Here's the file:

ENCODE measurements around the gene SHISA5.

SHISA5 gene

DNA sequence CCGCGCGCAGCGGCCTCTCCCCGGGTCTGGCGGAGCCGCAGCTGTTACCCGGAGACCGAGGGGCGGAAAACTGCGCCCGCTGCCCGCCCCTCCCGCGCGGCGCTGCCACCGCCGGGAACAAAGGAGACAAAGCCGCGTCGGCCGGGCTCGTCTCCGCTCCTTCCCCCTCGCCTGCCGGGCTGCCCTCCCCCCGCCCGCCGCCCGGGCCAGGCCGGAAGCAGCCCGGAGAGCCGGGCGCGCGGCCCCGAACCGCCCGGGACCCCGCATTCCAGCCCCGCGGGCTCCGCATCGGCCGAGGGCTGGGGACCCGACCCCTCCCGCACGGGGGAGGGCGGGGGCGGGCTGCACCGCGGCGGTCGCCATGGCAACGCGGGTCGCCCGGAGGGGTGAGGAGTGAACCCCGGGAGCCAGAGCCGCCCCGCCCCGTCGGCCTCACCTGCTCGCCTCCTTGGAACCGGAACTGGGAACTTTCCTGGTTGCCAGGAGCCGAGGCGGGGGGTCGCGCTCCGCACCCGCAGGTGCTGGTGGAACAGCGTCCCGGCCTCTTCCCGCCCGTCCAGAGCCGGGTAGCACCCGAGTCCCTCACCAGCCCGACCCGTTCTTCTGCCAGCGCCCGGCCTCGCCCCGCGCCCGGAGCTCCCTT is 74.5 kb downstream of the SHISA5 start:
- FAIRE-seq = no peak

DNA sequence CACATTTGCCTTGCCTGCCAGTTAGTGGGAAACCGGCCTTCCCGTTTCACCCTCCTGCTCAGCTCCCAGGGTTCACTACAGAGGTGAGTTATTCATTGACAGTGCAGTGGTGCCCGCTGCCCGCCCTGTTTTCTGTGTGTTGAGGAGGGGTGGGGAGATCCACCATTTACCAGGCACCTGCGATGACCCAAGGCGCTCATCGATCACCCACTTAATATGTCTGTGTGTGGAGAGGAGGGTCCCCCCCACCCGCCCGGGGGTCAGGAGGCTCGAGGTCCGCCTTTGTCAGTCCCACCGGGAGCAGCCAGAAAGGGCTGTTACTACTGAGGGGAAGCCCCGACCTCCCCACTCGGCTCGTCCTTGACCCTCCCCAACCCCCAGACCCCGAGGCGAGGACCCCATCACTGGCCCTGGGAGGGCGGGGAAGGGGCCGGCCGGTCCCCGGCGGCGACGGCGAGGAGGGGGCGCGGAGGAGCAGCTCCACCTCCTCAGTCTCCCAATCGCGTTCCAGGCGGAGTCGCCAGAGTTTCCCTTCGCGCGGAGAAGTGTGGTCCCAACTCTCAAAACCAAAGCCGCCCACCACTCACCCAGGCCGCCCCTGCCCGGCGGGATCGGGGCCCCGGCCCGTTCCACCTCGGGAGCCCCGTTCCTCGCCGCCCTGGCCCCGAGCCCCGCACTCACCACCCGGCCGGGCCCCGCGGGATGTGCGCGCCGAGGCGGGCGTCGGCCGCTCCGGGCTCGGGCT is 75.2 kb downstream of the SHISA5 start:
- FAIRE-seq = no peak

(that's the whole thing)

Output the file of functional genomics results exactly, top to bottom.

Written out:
ENCODE measurements around the gene SHISA5.

SHISA5 gene

DNA sequence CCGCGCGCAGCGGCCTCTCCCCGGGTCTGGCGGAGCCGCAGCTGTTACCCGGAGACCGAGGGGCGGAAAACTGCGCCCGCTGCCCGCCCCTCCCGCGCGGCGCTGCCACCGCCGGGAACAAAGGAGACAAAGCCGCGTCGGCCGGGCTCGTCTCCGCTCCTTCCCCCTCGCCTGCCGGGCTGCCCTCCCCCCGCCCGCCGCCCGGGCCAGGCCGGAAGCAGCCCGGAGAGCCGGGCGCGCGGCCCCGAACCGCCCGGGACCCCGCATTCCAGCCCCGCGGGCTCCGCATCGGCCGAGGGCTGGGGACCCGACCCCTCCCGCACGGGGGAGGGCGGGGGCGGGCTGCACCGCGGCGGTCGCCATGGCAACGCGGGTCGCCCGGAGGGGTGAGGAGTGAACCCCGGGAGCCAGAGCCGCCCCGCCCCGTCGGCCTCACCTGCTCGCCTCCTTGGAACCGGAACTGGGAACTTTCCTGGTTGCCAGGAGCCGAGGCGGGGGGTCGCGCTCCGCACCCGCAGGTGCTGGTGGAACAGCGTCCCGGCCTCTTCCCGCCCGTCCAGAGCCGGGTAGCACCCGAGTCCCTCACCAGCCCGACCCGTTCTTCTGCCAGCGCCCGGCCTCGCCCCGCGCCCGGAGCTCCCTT is 74.5 kb downstream of the SHISA5 start:
- FAIRE-seq = no peak

DNA sequence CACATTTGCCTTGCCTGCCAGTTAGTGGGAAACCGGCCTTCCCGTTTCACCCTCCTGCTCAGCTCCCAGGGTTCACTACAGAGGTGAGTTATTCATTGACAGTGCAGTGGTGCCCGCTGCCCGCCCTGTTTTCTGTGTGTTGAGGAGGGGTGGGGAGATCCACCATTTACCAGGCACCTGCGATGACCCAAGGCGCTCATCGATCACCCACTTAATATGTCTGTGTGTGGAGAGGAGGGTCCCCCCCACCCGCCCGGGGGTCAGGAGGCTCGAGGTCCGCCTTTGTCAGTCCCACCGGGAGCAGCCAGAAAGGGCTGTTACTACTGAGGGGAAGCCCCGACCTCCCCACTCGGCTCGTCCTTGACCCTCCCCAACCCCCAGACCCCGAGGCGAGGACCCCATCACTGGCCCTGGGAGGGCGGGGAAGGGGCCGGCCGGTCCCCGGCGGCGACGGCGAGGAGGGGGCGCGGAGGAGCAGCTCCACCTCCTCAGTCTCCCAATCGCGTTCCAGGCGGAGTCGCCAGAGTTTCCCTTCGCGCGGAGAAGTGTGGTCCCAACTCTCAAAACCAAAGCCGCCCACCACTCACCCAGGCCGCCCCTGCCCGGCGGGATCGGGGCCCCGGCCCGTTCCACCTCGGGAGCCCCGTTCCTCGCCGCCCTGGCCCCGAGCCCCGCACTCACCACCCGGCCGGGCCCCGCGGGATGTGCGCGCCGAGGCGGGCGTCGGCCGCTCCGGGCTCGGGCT is 75.2 kb downstream of the SHISA5 start:
- FAIRE-seq = no peak